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12/22/13: Who Moved the Door? How Dodd-Frank Affects Your Exit Strategy

Dodd-Frank just made real estate investing more confusing“Dodd only knows.  Dodd makes his plans.  The information’s unavailable to the mortal man.”Slip Sliding Away by Paul Simon…slightly modified by The Real Estate Guys™ 😉

And quite Frankly, my dear, Dodd doesn’t give a damn.” – Rhett Butler in Gone With The Wind…again, slightly modified by yours truly.

Yes, we’re old media guys.  Plus, we’re just plain old.  So we have all these old song and movie references.  Classic stuff, and the lead-in for this blog about another edition of The Real Estate Guys™ radio show.

You may have heard that 2013 is coming to end.  And right around the corner is a brand new year.  And, like a holiday tradition, Uncle Sam is handing out brand new laws for everyone to figure out. Fun.

In this case, we’re taking about Dodd-Frank, which is a big piece of…….

…legislation…that was written by bankers to protect consumers from…bankers.  Hmmm….we guess that makes sense. (Not really).

Nonetheless, there’s stuff buried in the bill that affects real estate investors, so we thought it would be a nice public service if we told you about it.  We don’t think Dodd or Frank will be sending you an alert.

In the studio for this edition of legislation mitigation:

  • Quite Frankly, the finest real estate investment talk show host there, Robert Helms
  • His Doddly Do-Right co-host, Russell Gray

Like a holiday fruit cake, there are some strange things in the Dodd-Frank bill.  And one of the most concerning items is a provision which places substantial burdens on owners of real estate who want to exit by offering residential owner-occupants seller financing.

Of course, we think this is a stupid law.  Oops.  We’re sorry, is our not-so-humble opinion showing?  We’ll put it away and let you decide for yourself…

Here’s the deal:

If you want to sell more than 3 properties per year by offering seller financing to owner-occupants, you will now be required to obtain a national mortgage lender’s license.  This means passing a test, learning a whole new set of rules and regulations, falling under the jurisdiction of yet another federal bureaucracy, and keeping up on continuing education.


Think about the ways investors use carry-back financing:

  • Buy an apartment and convert it to condos.  Sell the individual condos to high paying owner occupants and carry the financing to a) get a better price, b) get a higher rate of interest on the loan, c) attract a wider market (people who don’t qualify for conventional financing).  Except if you sell more than three in a year, you need to be licensed.
  • Same as above, except you build a little in-fill project with 5 or houses.  You want to offer it to owner-occupants and carry back financing, except you can’t because you built the homes.
  • Buy a nice piece of land and sub-divide it into custom home sites.  Convert your equity into cash flow by carrying back financing. Except now you can only sell three.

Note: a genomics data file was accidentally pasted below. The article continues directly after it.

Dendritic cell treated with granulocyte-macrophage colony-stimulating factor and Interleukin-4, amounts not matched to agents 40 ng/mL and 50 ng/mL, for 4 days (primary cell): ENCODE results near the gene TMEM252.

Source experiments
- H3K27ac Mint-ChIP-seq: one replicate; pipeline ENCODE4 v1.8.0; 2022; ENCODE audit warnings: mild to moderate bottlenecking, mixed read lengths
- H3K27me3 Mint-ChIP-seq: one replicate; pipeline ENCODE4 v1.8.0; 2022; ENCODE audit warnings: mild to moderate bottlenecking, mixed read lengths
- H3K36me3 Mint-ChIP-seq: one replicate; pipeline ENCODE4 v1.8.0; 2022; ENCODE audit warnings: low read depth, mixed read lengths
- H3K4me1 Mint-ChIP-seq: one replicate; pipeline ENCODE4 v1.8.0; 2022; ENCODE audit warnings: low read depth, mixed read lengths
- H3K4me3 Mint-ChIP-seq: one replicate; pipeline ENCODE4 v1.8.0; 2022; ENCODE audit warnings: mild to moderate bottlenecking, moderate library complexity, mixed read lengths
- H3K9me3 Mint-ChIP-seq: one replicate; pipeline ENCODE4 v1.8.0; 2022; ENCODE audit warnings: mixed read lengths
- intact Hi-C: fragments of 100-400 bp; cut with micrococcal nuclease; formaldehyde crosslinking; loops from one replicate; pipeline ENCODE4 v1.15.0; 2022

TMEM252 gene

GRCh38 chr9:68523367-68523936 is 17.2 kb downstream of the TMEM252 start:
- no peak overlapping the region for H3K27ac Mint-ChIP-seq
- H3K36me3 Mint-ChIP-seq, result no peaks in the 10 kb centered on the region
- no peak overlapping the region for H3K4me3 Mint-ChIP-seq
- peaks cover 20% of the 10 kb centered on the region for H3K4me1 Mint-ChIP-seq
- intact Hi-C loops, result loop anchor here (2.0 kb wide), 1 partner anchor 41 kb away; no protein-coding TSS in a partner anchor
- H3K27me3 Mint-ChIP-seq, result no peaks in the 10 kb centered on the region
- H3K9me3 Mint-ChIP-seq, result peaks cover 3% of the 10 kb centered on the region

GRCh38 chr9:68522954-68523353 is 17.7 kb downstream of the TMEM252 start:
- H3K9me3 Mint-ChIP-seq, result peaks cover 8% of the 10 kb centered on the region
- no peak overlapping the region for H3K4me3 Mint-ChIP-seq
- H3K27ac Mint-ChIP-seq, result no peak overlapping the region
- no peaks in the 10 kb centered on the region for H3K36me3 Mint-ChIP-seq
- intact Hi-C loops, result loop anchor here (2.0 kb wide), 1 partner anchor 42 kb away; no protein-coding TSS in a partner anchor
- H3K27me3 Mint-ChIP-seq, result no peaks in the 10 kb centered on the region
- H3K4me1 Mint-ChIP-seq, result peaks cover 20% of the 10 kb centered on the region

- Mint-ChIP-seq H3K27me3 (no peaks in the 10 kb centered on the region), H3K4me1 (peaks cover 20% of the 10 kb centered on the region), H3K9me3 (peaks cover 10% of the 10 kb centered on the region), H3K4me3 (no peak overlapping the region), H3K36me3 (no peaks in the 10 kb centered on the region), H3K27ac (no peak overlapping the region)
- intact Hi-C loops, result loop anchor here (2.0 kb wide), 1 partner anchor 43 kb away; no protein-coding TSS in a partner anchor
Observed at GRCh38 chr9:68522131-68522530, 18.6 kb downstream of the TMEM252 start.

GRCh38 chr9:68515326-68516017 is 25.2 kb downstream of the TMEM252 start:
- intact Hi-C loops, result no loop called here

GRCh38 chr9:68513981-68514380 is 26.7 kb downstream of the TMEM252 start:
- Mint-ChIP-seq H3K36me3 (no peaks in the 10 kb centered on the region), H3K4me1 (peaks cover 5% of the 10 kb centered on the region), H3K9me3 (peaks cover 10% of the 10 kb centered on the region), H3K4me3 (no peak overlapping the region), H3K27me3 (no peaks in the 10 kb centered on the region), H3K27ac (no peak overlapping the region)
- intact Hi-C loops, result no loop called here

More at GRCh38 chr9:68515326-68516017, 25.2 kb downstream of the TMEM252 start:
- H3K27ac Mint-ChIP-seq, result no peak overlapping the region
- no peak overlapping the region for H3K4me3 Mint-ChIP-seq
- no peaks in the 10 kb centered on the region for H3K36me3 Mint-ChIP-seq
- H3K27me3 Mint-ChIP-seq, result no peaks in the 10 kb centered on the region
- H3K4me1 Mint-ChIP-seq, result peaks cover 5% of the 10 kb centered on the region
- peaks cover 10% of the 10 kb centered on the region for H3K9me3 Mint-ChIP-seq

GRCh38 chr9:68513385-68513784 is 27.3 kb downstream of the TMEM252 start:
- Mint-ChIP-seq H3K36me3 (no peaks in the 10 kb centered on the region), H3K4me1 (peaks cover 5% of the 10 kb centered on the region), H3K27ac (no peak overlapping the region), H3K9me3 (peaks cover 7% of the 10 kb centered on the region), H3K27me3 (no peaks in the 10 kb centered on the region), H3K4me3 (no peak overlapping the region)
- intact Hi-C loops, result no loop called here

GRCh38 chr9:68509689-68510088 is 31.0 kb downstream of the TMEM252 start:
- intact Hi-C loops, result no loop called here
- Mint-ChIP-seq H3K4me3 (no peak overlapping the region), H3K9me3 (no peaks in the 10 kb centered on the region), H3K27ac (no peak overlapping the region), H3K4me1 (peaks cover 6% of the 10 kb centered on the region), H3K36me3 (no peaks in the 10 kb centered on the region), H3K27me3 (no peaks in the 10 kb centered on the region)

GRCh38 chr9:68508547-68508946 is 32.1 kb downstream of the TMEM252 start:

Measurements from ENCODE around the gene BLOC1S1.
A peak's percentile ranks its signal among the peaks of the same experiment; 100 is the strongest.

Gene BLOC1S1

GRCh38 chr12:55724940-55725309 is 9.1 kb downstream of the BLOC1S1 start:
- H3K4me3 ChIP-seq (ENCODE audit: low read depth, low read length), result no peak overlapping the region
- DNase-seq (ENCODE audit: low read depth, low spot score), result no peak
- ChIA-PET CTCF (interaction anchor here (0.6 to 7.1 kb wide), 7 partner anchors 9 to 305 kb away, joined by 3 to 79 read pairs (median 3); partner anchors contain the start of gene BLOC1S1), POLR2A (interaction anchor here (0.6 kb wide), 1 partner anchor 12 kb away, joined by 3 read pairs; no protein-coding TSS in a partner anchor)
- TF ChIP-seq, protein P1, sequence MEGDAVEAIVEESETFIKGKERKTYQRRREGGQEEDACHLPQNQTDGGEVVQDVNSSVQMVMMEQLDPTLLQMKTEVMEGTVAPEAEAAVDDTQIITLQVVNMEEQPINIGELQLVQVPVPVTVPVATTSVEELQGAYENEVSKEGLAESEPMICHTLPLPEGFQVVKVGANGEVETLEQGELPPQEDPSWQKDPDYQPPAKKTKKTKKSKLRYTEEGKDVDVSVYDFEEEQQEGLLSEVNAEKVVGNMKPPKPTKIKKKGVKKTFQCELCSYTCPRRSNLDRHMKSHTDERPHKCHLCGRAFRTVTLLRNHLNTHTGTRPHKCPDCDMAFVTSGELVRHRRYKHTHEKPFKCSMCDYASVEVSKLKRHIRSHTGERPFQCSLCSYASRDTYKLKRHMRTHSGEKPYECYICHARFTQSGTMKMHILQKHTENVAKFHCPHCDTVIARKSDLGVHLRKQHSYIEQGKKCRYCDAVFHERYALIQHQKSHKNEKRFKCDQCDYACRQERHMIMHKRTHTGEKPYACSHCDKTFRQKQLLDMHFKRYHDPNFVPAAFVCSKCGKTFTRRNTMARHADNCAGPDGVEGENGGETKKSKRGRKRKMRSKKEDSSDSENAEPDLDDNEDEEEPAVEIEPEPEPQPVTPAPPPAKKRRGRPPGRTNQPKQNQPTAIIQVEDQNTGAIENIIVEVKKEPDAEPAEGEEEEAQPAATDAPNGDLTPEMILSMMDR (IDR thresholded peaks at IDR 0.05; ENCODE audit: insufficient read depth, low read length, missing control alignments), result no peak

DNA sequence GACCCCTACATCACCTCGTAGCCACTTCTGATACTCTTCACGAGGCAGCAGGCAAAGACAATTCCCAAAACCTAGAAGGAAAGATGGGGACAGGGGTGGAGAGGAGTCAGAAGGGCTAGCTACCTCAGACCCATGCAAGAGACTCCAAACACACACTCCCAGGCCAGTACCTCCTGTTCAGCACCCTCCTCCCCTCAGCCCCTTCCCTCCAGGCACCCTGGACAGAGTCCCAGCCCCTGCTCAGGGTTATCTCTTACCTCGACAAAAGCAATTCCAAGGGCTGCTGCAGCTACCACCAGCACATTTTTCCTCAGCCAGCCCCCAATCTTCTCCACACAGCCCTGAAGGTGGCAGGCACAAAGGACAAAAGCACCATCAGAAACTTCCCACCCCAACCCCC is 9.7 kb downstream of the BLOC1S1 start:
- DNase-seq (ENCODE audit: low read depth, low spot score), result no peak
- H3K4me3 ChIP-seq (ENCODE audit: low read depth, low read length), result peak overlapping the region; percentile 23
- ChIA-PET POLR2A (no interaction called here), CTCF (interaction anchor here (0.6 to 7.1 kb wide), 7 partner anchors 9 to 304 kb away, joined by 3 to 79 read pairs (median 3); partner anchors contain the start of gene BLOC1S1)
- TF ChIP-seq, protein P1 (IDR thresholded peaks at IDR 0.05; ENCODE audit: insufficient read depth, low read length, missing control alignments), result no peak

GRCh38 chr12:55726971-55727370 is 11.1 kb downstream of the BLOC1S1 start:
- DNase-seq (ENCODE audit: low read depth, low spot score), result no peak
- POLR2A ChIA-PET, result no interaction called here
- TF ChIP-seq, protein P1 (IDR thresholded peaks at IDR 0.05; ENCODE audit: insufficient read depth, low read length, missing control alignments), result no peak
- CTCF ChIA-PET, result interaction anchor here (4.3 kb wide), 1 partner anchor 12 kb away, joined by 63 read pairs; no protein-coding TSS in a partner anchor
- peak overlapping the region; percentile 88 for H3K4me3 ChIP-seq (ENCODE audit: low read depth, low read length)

You get the idea.

But it gets “better”…

Not only can you NOT do more than three seller-financings in a year, you can’t offer terms of less than 30 years!  And no balloon payments!

Now, imagine you have a collection of properties that have lots of equity, but are in bad shape.  You don’t have the time, money or energy to fix them up.

So you decide to sell them to owner-occupants who want the opportunity to fix the house up the way they want it, and earn a little “sweat equity” along the way.

You take a tiny down payment so the buyer can use most of their cash to fix up the property.  You offer them an interest only loan, so they have minimal payments (all profit it to you), while fixing up the property.

They give you a higher than market price (but still well below what it will be worth when they fix it up), so you’re happy to wait for the money.

Of course, you don’t want to wait for every, so you give them a 3 year loan, with a 2 year option.  That way, you collect interest for 3-5 years and then either get paid, or get the now fixed up property back.

So the buyer gets to buy the property, with enough time and money to fix it up just they way they like it.  When they’re done, they think it will be worth more than they paid.  They’re happy.

The neighbors are happy because your ugly property gets a facelift and proud new owner to keep it up.

You’re happy because you get to sell a property for higher than market even though conventional lenders wouldn’t touch it.  Of course, once fixed up, a conventional lender will be happy to lend on it, which is how you’ll eventually get paid off.


Oops.  Except that under Dodd-Frank, you can’t have an interest only loan, you can’t have a balloon payment, and you can’t have a 3-5 year loan.


So what’s the good news?

Doff-Frank doesn’t (currently) apply to sales made to INVESTORS.

That means as a BUYER, you just got a lot more attractive to providers of seller financing, because all of the owner-occupants you used to compete with for deals are now at a big disadvantage when bidding on seller financed properties.

That’s right!  The law that’s supposed to help owner-occupied buyers, just put them at a disadvantage…even though they might be willing to pay more.  Brilliant.

But we don’t make the rules.  We just try to figure out how to adapt.  And heading int0 2014, we need to think carefully about how we would use seller-financing as an exit strategy.  But we also see a lot more opportunity to use seller-financing as an acquisition strategy.

So listen in to this episode and consider how Dodd-Frank affects your entrance and exit plans for 2014 and beyond.

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